This weekend, I was privileged to attend the very enjoyable launch of ACMA, the African Caribbean Medical Association, an organisation set up by eight medical students from Cardiff University. With a strap line of Inspire – Aspire – Achieve, what’s not to like!
Highlights of the day included:
- a very interesting talk from Yvonne Coghill about inequalities in healthcare: outcomes, opportunities and solutions.
- a workshop entitled Steering towards Change
- a workshop entitled Barriers to Success
- meeting talented and inspiring students from across the five years of the medical course at Cardiff University.
“[The English NHS] is available to all irrespective of gender, race, disability, age, sexual orientation, religion, belief, gender reassignment, pregnancy and maternity or marital or civil partnership status.”
Yvonne gave us a list of the key elements of any strategy to tackle race inequality:
- Senior level leadership and commitment to the agenda
- Data and intelligence (WRES)
- Accountability through an understanding of the data (CQC)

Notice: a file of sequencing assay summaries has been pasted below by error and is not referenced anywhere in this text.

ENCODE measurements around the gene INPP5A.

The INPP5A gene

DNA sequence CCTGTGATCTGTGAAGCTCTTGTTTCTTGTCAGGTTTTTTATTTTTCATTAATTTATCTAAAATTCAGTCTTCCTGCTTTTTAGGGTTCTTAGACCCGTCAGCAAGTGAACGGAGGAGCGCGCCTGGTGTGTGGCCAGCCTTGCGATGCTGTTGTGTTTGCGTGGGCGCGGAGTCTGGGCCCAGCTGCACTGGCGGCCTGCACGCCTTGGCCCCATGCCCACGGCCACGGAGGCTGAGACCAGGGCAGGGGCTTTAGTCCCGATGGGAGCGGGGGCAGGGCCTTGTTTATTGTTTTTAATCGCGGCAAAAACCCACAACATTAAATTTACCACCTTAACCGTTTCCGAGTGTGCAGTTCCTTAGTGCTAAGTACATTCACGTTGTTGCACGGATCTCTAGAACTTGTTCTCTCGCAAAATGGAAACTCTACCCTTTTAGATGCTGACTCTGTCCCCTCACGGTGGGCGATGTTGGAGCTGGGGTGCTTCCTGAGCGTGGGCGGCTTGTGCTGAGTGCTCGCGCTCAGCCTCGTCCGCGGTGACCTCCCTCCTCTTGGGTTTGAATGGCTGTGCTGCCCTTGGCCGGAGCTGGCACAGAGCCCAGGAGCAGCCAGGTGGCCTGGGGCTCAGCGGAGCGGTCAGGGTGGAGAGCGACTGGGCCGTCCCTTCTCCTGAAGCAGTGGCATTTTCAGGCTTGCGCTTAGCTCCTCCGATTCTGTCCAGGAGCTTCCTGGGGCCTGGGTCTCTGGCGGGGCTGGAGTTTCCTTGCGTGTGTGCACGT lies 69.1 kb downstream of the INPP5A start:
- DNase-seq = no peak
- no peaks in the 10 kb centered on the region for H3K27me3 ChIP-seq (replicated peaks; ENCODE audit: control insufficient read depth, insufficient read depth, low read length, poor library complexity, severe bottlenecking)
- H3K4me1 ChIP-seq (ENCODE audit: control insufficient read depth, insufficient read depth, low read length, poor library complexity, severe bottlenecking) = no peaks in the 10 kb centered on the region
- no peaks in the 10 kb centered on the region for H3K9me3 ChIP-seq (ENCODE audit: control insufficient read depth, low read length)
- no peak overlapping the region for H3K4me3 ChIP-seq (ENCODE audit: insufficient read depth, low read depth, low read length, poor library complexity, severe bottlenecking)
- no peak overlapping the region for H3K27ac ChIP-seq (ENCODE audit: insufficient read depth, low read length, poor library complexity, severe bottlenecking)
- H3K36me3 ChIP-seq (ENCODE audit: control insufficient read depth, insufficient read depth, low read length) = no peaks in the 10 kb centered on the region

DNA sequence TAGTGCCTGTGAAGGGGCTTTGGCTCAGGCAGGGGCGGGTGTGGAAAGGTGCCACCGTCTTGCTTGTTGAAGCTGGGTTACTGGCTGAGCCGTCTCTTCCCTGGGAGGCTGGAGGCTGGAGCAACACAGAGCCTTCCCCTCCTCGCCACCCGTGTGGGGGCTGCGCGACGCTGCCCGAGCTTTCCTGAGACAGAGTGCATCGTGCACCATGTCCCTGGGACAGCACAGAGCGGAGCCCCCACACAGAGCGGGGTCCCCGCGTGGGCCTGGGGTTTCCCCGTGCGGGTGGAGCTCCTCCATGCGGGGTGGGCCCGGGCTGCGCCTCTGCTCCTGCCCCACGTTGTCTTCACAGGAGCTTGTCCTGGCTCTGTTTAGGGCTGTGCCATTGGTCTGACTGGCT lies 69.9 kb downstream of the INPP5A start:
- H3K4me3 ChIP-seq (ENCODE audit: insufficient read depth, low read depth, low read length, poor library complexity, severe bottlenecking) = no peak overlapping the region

- Resources – human and financial
- Celebrating success
At the workshops, we discussed the importance of a support network, the value of role models, how we don’t just wake up and find ourselves resilient. We talked about the mixed messages that can be received from teachers when appling for university. We also discussed food, make-up and hair. Things that can make us feel separate, perhaps isolated, from our peers and the new community in which we find ourselves when in a new place – like coming to university.
What I enjoyed most was meeting and listening to many young and inspiring students. I felt lucky to meet them and very pleased that these are, in the main, Cardiff University students. These student are our future and they represent lots of bright minds and talented hands.
My thanks to the ACMA founders that made the weekend possible: Afua Amoah-Arko, Shafqat Batchelor, Tasha Chilambo, Obi Ebhogiaya, Rena Gwasaze, Emezie O’Rocha, Bea Ogun and Zara Taylor. Good luck for the future.
For more information, check out these two blogs written by attendees:
- DUTY OF CARE: THE NETWORK SUPPORTING BLACK MEDICS AND DOCTORS
- A WEEK IN MEDICAL SCHOOL AT A GLANCE – 2ND YEAR!